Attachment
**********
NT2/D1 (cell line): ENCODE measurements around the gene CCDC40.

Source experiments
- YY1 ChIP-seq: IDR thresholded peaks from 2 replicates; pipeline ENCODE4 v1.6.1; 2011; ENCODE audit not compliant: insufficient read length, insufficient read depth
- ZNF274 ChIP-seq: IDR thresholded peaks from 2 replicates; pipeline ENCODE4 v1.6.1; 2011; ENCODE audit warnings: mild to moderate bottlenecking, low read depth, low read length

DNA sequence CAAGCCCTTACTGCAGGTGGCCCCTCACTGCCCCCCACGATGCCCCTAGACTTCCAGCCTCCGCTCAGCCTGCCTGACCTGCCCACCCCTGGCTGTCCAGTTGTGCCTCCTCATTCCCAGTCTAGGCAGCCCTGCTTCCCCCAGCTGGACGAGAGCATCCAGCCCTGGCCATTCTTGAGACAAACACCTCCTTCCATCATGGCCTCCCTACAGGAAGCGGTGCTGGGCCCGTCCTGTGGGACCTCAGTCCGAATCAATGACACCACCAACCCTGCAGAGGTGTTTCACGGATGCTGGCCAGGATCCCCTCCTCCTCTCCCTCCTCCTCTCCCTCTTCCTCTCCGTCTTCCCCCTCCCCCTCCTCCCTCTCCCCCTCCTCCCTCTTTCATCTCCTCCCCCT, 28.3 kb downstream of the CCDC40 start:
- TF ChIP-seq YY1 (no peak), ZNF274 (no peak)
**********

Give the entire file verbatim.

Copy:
NT2/D1 (cell line): ENCODE measurements around the gene CCDC40.

Source experiments
- YY1 ChIP-seq: IDR thresholded peaks from 2 replicates; pipeline ENCODE4 v1.6.1; 2011; ENCODE audit not compliant: insufficient read length, insufficient read depth
- ZNF274 ChIP-seq: IDR thresholded peaks from 2 replicates; pipeline ENCODE4 v1.6.1; 2011; ENCODE audit warnings: mild to moderate bottlenecking, low read depth, low read length

DNA sequence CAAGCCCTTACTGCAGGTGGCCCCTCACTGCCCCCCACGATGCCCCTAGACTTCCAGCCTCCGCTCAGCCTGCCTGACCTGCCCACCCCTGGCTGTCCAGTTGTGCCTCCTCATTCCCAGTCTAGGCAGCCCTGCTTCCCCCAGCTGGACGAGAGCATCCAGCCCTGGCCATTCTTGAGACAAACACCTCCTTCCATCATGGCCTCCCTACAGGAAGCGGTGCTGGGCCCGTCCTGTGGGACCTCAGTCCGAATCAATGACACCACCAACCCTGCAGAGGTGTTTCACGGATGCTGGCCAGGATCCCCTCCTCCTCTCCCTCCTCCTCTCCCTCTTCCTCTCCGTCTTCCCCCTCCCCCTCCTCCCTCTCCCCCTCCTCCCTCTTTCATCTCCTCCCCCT, 28.3 kb downstream of the CCDC40 start:
- TF ChIP-seq YY1 (no peak), ZNF274 (no peak)